Posted in THE LUNCH MOVIE CHRONICLES: The original e-mail announcements that were sent through our office the evening before we rolled a Lunch Movie on July 5th, 2014 by Jim Delaney

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From Tuesday, December 4th, 2007

Directed by Alfred Hitchcock, starring Montgomery Clift, Anne Baxter, and Karl Malden.

Montgomery Clift plays Father Michael Logan, a Catholic priest who hears the confession of a killer. When Father Logan is accused of murder, the sacrament forbids him to reveal the truth, even to protect himself.

Hitchcock is famous for celebrating the landmarks and lesser-known areas of San Francisco, London, and other great cities. I CONFESS was shot almost entirely in Quebec City. Since Quebec has not been featured in nearly as many films as some of Hitchcock’s favorite cities, he had free reign to explore and use the city as a character.

It’ll finish Thursday
Love, Jim

AFTER THOUGHT from July 5th, 2014

I was baptized Catholic but I fell away from the church when I was fairly young. As a movie fan, themes if faith and doubt and sacrifice and redemption appeal to me, as much in films with a religious focus as in more secular films. I have read The Bible, and I have paid a reasonable amount of attention to what separates one denomination from another, because I am often fascinated ConfessBaxterby how these issues and themes come into play in storytelling. I am no longer a Catholic but some of my favorite movies either would have been very different, or simply would not have existed, without Catholicism and/or Christianity.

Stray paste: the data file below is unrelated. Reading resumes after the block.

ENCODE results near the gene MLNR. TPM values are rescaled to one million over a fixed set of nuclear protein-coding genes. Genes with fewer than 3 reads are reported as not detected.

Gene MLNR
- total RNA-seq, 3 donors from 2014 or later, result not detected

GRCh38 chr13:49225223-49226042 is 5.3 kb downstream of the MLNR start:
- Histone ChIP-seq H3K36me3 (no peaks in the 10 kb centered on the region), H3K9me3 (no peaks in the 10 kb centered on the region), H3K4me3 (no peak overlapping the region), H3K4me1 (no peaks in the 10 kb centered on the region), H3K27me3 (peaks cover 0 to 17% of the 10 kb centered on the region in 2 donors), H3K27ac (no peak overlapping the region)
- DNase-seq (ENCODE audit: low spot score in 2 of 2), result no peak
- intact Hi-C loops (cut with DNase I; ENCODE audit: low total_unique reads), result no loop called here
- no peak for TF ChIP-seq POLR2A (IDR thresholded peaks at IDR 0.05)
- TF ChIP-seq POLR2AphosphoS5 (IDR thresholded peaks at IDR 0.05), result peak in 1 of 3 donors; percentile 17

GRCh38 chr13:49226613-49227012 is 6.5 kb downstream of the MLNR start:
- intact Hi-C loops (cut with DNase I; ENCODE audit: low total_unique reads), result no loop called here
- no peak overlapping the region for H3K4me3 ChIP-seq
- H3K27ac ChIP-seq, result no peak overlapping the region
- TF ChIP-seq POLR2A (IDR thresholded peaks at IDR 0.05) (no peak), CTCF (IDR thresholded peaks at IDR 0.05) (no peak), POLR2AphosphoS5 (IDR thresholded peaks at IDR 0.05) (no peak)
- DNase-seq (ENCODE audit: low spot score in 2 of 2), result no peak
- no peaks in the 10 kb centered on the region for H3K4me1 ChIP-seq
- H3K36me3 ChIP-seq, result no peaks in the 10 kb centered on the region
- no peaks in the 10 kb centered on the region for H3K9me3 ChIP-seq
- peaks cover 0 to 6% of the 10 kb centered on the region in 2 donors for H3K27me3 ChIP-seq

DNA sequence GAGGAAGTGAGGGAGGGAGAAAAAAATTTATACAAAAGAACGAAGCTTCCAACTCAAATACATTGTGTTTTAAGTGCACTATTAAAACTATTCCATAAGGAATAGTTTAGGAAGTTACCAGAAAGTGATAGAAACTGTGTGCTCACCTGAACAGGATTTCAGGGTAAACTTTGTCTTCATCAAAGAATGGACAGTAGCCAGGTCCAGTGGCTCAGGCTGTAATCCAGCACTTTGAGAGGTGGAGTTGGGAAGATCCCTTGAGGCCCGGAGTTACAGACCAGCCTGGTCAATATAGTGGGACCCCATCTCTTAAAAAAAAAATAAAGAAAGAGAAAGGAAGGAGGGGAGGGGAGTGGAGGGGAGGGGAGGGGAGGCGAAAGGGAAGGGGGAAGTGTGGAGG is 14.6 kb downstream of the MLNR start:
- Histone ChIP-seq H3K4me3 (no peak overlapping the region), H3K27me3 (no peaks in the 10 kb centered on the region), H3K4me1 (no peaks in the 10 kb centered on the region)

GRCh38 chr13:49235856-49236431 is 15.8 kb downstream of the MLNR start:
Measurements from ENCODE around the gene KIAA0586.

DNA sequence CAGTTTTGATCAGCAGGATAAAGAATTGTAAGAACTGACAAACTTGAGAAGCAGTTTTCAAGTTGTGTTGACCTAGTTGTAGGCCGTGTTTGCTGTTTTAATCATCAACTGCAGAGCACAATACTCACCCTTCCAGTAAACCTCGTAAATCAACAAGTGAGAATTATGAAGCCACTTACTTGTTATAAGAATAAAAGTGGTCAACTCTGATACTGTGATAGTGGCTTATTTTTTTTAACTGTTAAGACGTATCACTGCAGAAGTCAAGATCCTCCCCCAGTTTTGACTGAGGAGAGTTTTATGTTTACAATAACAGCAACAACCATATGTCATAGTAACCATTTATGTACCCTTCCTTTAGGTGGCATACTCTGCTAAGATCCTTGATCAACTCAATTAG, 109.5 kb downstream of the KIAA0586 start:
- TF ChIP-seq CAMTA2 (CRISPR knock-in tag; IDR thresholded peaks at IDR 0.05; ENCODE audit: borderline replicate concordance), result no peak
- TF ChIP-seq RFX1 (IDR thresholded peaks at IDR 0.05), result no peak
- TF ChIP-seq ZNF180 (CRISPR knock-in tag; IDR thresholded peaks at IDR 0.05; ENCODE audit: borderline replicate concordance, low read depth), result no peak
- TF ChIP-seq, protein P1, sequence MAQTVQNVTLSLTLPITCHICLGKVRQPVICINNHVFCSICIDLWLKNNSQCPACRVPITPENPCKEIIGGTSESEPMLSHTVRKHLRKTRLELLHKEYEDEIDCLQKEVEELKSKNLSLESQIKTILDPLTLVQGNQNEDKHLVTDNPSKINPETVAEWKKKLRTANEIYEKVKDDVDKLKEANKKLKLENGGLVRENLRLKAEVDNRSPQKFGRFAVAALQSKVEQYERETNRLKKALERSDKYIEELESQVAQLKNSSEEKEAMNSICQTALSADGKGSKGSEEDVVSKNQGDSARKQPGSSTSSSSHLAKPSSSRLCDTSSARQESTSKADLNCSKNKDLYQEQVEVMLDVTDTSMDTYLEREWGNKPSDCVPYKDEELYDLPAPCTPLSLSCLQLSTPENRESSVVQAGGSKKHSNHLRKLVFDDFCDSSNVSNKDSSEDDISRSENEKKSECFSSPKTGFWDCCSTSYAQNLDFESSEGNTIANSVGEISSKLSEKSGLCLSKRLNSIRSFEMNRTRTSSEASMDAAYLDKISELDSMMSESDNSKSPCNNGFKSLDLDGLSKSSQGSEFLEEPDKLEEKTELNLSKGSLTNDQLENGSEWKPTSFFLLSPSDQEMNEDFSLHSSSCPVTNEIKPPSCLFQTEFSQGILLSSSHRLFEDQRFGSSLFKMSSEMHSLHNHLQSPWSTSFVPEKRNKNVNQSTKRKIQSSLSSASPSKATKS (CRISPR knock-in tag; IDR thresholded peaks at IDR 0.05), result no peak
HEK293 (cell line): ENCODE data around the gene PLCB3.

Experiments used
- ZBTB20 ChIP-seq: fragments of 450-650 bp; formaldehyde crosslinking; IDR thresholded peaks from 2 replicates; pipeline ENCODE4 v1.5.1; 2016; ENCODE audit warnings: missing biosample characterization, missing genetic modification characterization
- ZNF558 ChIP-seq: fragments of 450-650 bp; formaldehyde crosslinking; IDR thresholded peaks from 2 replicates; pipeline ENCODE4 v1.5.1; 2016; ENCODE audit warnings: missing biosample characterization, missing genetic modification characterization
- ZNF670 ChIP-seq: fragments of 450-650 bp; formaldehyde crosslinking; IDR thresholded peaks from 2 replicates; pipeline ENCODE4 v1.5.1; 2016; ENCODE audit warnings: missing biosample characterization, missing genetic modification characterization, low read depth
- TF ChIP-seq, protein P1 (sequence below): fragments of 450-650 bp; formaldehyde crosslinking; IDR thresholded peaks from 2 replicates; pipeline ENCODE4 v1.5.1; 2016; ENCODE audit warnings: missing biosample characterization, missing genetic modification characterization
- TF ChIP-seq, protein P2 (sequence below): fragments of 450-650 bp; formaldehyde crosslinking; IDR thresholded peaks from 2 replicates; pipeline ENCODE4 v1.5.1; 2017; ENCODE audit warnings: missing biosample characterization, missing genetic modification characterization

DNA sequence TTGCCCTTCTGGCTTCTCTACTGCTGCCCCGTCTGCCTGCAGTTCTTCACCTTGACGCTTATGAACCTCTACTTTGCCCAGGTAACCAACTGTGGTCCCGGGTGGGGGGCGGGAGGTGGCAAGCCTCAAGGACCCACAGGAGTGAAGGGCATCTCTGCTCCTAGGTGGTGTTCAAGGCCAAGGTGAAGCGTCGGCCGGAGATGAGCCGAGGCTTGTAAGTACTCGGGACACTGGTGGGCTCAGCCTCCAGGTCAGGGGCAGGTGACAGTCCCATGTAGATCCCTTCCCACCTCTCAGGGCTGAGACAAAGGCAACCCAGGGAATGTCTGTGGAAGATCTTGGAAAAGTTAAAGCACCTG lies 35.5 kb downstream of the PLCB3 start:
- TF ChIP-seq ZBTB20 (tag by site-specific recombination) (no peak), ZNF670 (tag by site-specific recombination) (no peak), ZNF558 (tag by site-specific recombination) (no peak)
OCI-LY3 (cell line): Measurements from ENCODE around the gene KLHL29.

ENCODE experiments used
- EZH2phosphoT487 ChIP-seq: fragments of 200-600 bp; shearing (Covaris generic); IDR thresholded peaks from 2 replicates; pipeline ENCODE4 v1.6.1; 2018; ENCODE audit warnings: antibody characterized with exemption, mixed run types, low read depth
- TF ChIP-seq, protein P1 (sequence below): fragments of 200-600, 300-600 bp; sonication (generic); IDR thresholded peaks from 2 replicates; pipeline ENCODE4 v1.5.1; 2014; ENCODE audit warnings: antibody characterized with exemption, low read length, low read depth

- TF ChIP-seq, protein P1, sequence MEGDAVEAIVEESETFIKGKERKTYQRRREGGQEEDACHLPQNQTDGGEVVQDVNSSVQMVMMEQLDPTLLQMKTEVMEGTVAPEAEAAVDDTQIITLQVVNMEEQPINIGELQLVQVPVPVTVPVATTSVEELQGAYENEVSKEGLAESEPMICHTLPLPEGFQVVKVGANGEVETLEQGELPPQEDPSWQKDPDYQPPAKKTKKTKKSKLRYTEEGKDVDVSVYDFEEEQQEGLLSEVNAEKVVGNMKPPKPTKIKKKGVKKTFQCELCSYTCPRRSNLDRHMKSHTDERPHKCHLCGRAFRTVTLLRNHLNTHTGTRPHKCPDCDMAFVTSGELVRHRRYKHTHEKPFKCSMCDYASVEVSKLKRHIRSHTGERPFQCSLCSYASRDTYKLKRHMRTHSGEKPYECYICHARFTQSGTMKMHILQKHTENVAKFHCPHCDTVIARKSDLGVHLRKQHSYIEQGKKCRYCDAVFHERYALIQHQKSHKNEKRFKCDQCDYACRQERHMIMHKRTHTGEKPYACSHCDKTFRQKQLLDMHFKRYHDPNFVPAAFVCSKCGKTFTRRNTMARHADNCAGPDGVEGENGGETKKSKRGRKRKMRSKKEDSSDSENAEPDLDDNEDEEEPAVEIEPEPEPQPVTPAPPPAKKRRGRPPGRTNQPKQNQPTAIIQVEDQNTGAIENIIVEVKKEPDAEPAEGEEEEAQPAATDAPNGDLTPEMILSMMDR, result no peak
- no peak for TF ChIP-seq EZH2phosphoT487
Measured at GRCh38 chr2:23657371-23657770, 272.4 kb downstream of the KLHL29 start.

Alfred Hitchcock was raised Catholic. He was also a master storyteller who could wring maximum dramatic intensity from a scene while still playing within the rules of his faith. Watching a religiously themed movie like I CONFESS with the lunch movie crowd was always amusing. I could count on most of the audience to be aware of the suits and trappings of faith even if it was not their particular denomination. But there were always those uninformed few who needed concepts like Catholic confession, the Passover Seder, or the reincarnation of the Dalai Lama explained to them. This film was no exception; thankfully the 95 minute running time permitted us to fit I CONFESS into 2 consecutive lunch hours, while still having time to pause it early at the end of the first day to address all the questions of the uninitiated. The film raised questions ranging from adorably naive to defiantly provoking, with some seeking to understand the confess-cliftconfessional process, and others looking for loopholes either in the Catholic ritual or Hitchcock’s film. If you think this is funny, ya shoulda been there for THE EXORCIST!